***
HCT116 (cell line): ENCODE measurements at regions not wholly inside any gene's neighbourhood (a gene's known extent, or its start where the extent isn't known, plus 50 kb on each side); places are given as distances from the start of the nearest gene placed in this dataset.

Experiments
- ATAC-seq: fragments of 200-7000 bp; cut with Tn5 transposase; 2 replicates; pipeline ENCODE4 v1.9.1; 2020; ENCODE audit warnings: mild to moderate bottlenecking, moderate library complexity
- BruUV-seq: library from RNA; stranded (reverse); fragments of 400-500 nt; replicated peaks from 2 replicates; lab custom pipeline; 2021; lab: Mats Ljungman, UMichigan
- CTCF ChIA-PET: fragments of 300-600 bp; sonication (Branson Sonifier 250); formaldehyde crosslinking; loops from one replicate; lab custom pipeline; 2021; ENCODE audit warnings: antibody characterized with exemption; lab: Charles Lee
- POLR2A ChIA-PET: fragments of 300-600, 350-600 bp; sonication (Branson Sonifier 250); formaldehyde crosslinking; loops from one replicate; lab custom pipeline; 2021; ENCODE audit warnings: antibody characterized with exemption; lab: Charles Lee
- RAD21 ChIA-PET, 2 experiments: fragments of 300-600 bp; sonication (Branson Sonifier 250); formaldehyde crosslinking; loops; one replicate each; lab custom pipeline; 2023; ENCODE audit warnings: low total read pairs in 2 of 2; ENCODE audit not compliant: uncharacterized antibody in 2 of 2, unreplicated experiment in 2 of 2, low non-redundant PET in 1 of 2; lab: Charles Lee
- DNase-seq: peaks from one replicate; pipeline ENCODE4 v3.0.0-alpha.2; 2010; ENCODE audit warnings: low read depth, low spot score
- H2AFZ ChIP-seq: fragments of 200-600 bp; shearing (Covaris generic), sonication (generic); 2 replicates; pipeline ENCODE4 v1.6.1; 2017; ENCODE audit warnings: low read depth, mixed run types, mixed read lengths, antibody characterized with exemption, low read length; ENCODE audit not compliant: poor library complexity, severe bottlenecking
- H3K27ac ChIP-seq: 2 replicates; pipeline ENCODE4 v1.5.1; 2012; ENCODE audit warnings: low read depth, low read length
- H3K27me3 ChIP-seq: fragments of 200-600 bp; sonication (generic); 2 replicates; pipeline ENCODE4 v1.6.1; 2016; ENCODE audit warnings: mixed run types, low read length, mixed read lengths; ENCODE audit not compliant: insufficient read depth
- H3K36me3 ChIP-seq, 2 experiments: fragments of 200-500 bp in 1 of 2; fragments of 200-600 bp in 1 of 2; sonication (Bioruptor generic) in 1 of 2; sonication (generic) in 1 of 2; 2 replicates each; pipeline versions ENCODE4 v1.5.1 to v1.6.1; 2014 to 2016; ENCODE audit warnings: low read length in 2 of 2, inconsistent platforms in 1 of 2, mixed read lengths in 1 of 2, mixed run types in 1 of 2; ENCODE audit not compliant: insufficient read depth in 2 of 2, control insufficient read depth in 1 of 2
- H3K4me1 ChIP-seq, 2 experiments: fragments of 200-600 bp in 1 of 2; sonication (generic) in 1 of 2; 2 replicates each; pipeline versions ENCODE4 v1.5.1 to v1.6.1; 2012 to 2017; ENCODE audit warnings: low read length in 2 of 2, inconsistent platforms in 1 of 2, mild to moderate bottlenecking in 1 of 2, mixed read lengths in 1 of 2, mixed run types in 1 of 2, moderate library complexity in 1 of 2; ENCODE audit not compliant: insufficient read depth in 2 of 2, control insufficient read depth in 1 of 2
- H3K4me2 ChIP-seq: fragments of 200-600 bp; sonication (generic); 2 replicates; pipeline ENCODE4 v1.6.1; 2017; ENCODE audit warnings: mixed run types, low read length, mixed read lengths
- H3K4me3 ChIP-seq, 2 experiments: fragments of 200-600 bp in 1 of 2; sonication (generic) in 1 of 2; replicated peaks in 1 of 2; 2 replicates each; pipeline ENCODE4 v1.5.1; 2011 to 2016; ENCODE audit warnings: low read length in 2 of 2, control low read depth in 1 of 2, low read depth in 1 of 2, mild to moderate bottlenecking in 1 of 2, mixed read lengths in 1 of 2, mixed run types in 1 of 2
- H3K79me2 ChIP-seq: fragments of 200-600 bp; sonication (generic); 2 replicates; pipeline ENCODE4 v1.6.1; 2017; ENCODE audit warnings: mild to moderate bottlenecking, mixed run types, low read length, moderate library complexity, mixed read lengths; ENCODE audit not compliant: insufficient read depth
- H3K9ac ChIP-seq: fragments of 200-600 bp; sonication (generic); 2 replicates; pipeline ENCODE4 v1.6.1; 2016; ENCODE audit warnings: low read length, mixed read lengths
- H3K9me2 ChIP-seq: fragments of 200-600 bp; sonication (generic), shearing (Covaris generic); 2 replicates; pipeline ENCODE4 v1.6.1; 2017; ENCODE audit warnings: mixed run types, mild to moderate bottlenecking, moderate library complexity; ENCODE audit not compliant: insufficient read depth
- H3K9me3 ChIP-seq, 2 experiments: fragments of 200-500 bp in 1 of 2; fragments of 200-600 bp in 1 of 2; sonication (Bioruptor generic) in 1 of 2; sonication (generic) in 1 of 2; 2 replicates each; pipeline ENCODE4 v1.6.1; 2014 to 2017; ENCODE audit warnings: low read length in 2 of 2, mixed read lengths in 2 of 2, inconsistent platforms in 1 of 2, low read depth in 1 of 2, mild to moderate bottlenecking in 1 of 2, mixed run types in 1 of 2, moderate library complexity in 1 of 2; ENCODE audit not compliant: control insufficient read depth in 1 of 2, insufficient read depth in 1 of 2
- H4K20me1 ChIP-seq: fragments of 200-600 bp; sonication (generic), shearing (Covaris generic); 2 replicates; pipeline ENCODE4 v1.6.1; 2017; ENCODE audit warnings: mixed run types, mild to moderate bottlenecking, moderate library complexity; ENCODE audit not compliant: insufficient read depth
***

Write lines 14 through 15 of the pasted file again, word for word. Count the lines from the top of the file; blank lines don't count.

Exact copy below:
- H3K4me2 ChIP-seq: fragments of 200-600 bp; sonication (generic); 2 replicates; pipeline ENCODE4 v1.6.1; 2017; ENCODE audit warnings: mixed run types, low read length, mixed read lengths
- H3K4me3 ChIP-seq, 2 experiments: fragments of 200-600 bp in 1 of 2; sonication (generic) in 1 of 2; replicated peaks in 1 of 2; 2 replicates each; pipeline ENCODE4 v1.5.1; 2011 to 2016; ENCODE audit warnings: low read length in 2 of 2, control low read depth in 1 of 2, low read depth in 1 of 2, mild to moderate bottlenecking in 1 of 2, mixed read lengths in 1 of 2, mixed run types in 1 of 2